- Develop a “servant leader” attitude. Be there for your people rather than have them there for you. Adopt this attitude and you will far ahead of the vast majority of call center managers when it comes to having a call center populated by agents who are engaged in their work, which is why I’ve listed this first.
- Create a clear vision. Identify your organization’s mission and goals, and make sure all your agents understand the rationale behind them and how they contribute to achieving them. This should be part of your on-boarding of new agents (day one). Your company’s mission statement should be clearly posted in your call center for all your agents to see.
- Clearly communicate your call center’s objective. Solicit input from your agents on what they can do to achieve them. During the interview process is the time to discuss the reason for your call center’s existence and its objectives.
- Compliment each of your direct reports on a weekly basis. Walk your call center and openly give your direct reports recognition for results, achievements and their effort. Praise in front of peers not only motivates, it informs those agents who overhear your praise what you value.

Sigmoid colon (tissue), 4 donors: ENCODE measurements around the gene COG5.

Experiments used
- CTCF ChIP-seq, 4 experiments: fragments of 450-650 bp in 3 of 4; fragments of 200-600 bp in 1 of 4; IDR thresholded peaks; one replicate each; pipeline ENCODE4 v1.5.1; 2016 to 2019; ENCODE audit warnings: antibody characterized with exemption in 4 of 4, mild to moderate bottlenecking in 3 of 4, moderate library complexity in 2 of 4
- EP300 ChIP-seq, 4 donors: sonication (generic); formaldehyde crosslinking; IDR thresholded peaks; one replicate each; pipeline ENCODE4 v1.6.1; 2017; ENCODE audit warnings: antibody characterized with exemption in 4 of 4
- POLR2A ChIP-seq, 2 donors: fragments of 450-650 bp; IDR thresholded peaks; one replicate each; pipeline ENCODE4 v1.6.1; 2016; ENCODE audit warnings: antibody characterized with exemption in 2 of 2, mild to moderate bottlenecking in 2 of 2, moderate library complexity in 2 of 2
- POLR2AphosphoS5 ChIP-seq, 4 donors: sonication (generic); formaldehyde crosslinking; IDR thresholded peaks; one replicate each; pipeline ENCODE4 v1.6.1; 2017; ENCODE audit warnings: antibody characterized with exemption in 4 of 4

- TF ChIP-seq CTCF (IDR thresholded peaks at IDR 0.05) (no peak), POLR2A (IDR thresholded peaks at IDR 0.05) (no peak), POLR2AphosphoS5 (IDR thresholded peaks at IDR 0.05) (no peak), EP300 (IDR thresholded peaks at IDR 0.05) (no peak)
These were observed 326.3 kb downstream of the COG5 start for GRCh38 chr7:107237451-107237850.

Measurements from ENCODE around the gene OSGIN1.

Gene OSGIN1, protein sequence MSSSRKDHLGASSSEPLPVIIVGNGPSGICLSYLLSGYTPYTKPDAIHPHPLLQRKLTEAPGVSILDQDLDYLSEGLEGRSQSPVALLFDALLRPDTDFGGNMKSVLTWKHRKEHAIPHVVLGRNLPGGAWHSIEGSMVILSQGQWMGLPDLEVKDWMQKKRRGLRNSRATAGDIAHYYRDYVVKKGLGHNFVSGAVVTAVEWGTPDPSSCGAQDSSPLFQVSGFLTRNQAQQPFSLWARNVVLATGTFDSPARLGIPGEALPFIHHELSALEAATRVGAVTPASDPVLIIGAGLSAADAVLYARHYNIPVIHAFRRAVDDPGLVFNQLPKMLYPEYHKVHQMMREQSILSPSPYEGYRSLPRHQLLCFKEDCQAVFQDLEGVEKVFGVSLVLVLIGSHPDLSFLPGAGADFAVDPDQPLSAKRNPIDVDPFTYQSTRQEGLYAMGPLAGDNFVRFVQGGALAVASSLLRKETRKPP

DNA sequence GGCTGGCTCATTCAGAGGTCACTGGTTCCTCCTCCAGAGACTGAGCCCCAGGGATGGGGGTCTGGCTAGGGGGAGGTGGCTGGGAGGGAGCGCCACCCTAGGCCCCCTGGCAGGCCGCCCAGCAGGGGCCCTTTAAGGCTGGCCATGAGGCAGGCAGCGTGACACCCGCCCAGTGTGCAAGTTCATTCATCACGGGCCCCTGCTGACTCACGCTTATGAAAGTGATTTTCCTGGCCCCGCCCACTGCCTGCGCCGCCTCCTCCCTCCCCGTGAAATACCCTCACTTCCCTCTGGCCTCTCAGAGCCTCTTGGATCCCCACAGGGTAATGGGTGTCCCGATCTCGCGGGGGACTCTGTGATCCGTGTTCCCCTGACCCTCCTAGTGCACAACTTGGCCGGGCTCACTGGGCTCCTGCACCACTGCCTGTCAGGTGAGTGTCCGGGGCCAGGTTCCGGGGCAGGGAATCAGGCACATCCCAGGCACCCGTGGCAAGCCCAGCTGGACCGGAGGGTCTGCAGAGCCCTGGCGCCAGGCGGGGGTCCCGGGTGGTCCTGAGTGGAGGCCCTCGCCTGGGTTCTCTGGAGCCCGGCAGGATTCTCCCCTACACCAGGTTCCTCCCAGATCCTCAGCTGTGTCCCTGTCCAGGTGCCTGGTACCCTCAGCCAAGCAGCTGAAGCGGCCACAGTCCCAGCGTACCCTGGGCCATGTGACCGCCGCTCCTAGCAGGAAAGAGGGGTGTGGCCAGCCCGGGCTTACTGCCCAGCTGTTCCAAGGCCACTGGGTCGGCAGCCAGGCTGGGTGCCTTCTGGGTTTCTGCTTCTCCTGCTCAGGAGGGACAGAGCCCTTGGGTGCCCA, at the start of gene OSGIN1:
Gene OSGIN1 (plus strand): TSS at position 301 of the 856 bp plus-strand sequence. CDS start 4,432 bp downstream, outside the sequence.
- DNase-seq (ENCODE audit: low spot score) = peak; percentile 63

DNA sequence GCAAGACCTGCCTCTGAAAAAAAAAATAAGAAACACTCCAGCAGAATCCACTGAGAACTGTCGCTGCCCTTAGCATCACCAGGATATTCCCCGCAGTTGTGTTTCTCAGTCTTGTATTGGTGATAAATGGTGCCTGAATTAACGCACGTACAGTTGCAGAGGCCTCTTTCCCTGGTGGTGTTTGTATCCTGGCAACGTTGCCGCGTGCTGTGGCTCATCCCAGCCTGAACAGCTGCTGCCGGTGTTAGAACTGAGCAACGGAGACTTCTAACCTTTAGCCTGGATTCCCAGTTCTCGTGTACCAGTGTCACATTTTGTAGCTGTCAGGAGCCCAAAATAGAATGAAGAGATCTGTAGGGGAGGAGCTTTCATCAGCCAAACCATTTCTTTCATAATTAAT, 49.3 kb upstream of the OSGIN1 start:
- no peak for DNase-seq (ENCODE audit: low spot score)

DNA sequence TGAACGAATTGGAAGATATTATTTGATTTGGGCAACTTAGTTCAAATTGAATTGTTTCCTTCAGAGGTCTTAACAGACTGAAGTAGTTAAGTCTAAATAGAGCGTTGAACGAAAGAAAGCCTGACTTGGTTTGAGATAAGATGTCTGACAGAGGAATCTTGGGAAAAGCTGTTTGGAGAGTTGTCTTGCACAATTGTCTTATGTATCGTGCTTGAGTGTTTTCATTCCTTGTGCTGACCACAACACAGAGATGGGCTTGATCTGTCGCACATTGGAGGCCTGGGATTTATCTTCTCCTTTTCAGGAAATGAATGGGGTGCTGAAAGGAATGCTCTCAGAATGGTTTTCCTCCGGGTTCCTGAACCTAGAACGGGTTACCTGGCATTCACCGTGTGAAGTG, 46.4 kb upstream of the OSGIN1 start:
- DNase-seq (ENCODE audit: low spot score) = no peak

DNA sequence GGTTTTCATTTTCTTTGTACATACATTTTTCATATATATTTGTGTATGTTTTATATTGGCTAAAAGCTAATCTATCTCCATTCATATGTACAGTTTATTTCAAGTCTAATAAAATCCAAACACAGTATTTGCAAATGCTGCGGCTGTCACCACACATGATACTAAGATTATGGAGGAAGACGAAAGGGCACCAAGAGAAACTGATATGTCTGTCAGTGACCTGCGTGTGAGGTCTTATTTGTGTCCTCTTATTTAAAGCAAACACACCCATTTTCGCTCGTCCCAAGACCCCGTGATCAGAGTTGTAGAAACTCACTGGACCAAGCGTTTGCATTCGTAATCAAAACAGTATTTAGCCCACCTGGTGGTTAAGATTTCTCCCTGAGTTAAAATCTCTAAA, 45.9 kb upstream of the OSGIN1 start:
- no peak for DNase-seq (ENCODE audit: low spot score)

- Make agent development and retention a primary objective for yourself and your leadership team. Build into your leadership team bonus structure a portion that rewards for retention and agent development.
- Ask agents for advice where they have expertise.
- Involve everyone at all levels in the goal setting and planning processes. If your leadership team / agents are responsible for the results they should have a say on how they would like to achieve them.
- Let your agents know what is expected of them. This should have been clearly outlined in the job posting, the agent’s job description and discussed at length during the initial interview. Do everything you can to make them successful.
- Treat everyone with dignity and respect. There’s a lot of wisdom in the adage, “Treat others how you wish to be treated.”
- Stand behind your managers, supervisors, and agents and back their decisions. Your team knowing you have their back will be reciprocated many times over as they will willingly go the extra-mile for you.
- Show the courage to let your staff learn from their mistakes. Unless your call center deals with life and death allowing mistakes (learning opportunities) results in a workplace that has quite a few degrees of less stress.
- Take the time to listen carefully to other people’s interests, opinions, concerns and goals. We all want to be heard, be that manager who listens and empathizes.
- Regularly meet individually with your direct reports. Help them clarify their personal goals and values; and assist them in identifying the skills they need to achieve their goals.